A: I am asked this question often and at first glance it does seem to be rather complicated. "Ambient" temperature in Alaska is obviously quite different from "ambient" temperature in South Texas.
First and foremost though, what we are talking about in this case is the operating temperature of the pipeline once it is in service. The temperature at which a pipeline will operate is incredibly important. As you would expect, if a pipeline is operating at an elevated temperature, it is fair to assume that the sealant of the shrink sleeve will be operating at a temperature very close to the pipes operating temperature. Sealants in general (be they mastic or hot melt adhesive) will tend to have different physical properties based on the temperature at which they operate.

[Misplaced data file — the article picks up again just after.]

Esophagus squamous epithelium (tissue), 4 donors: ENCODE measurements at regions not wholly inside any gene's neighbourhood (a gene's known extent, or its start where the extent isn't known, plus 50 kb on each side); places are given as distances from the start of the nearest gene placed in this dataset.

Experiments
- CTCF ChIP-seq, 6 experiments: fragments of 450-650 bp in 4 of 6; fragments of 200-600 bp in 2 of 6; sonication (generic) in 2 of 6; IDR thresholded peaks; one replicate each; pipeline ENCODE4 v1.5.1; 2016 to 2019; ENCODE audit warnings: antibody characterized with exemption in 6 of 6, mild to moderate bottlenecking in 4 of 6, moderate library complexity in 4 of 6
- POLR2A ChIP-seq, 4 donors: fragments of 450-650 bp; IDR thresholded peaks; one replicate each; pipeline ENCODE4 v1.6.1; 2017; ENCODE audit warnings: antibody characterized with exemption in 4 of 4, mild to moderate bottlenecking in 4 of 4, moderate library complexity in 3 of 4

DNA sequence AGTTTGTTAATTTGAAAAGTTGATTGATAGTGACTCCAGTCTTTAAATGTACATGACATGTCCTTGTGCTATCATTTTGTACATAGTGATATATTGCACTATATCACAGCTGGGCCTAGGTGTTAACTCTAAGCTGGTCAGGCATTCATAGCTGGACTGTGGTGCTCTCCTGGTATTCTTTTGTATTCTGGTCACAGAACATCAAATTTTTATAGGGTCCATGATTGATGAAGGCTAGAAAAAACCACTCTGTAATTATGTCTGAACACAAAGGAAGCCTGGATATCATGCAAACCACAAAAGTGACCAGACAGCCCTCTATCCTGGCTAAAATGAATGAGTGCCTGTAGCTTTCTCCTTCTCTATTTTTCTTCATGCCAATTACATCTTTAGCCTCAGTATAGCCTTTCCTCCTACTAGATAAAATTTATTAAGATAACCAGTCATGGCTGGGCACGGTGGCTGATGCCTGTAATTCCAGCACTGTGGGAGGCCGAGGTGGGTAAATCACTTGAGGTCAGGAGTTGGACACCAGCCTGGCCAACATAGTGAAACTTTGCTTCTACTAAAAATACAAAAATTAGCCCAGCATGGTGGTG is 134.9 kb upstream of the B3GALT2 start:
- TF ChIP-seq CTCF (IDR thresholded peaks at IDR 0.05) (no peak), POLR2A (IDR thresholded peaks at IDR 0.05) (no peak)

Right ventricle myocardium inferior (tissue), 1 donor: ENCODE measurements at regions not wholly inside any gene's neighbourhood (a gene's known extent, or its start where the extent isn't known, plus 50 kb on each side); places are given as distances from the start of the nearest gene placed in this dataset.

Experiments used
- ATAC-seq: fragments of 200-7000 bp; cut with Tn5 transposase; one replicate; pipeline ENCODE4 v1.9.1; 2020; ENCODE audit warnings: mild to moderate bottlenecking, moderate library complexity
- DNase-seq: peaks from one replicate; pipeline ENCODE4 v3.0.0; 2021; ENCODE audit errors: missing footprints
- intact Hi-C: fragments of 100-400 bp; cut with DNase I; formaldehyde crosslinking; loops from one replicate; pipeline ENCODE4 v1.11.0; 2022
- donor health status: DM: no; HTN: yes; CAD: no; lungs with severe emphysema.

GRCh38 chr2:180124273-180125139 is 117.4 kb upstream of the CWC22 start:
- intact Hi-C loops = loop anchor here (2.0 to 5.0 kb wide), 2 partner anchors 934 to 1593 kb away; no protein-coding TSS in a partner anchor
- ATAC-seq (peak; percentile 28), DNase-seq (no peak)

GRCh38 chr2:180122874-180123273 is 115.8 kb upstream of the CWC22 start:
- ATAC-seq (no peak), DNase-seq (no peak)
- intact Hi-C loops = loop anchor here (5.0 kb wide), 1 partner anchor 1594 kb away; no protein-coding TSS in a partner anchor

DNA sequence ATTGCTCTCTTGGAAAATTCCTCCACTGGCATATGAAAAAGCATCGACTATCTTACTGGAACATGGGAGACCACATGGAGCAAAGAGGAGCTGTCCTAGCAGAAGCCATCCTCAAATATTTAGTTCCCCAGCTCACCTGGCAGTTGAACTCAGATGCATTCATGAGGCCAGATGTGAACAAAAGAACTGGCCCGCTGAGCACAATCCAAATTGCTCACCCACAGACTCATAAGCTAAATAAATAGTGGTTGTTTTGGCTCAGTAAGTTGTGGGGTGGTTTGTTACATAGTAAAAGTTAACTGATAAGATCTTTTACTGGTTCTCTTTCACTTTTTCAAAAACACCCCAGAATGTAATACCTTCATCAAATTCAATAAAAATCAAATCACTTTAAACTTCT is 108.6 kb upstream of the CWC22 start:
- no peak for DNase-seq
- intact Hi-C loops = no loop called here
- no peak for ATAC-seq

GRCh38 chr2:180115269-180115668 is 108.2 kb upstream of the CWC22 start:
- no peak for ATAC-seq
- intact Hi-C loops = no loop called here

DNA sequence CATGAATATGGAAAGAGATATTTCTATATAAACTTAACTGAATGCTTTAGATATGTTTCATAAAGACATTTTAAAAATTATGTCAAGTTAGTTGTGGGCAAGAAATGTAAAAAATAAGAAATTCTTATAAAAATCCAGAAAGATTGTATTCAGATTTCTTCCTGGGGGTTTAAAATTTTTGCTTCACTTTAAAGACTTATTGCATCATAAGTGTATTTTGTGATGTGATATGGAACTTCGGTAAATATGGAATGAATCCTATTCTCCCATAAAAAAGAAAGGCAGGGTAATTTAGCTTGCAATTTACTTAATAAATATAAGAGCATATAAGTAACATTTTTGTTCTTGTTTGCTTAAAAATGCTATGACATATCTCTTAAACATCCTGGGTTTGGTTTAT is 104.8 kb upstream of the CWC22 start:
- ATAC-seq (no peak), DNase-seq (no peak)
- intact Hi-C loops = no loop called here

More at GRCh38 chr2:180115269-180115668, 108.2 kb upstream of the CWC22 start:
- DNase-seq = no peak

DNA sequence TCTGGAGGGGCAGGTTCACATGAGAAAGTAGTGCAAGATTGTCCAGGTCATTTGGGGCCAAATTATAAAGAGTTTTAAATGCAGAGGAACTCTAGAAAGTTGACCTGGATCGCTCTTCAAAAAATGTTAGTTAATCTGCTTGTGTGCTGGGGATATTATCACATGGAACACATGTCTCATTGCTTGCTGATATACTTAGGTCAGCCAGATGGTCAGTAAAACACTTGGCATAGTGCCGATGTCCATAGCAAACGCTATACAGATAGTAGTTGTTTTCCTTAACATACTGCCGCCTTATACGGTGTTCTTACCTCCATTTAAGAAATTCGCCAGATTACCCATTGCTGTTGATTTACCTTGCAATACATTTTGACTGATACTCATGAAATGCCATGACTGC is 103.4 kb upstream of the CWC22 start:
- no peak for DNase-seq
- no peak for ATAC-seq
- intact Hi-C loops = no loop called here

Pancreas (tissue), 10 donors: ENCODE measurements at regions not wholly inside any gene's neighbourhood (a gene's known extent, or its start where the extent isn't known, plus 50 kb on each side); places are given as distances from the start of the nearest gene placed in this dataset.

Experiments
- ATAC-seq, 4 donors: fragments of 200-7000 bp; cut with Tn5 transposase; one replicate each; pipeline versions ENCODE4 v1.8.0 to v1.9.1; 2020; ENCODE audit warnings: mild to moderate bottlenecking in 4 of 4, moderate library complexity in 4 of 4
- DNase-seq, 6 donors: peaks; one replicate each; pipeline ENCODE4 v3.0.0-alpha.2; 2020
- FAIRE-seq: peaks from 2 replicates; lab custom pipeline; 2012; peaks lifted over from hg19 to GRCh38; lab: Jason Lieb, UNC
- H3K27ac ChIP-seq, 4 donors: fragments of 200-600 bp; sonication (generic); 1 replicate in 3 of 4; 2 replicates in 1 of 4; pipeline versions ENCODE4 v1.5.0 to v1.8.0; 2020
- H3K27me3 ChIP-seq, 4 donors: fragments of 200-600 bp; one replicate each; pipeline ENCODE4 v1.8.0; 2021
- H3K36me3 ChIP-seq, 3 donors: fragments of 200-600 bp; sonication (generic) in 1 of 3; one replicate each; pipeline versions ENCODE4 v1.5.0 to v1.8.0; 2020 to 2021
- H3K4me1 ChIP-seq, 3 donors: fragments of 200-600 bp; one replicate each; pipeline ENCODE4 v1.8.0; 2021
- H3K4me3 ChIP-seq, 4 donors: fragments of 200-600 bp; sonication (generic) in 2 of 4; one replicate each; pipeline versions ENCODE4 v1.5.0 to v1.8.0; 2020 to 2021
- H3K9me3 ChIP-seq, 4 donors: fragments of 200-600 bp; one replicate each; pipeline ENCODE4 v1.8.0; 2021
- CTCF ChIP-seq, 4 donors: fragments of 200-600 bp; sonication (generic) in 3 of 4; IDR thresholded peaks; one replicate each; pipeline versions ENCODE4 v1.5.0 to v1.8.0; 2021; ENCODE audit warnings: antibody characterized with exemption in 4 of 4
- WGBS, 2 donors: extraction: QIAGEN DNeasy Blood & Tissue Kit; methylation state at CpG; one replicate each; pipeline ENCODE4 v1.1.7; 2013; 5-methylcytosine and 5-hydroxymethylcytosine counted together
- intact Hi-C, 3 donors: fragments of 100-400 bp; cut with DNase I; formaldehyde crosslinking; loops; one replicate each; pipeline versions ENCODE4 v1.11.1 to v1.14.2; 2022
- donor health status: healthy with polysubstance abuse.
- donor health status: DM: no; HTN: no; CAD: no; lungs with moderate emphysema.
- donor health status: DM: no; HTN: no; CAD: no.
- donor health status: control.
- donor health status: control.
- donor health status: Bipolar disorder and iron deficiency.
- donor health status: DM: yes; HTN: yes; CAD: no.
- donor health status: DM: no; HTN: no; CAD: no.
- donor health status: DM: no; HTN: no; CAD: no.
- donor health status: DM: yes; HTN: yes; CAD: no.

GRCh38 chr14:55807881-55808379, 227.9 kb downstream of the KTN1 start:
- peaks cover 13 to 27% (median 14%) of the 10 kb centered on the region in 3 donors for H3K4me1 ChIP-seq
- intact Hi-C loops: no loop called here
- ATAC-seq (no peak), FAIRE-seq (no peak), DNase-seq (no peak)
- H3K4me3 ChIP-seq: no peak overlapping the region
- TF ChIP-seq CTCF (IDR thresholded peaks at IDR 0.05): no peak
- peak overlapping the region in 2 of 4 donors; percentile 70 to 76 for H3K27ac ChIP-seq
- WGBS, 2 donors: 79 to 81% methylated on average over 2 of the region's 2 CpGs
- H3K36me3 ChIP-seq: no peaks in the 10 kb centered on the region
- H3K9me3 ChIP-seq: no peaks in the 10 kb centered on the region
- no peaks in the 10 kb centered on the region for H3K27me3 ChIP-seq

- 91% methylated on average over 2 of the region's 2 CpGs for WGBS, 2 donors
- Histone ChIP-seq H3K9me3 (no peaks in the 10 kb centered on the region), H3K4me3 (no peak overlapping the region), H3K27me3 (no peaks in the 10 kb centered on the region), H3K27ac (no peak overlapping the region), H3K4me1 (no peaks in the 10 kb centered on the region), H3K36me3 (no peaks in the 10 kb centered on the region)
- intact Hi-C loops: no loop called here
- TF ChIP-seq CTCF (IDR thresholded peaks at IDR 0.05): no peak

Add in things like soil stress, pipe movement and pipe expansion and the physical properties of the sealant become highly critical.
In our world, we look at WPCT and TPS as our ambient temperature coatings. They are designed to be used on pipelines that will operate at or below 108F (40C). Again, they can be installed while temperatures are higher than that; but once buried, the operating temperature of the line needs to be at or below the 108F.
To speak even further to that; shrink sleeves designed to operate at ambient temperatures should not be installed on pipelines that will be located above ground in direct sunlight (permanently). This has nothing to do with UV resistance (all sleeves are UV resistant due to the carbon black in the backing formulation). In fact, the sleeves cannot be permanently installed above ground in sun light because black body temperatures from the sun can regularly exceed 108F (sometimes reaching has high as 180F).
There you have it. More than you ever could have wanted to know about ambient temperature!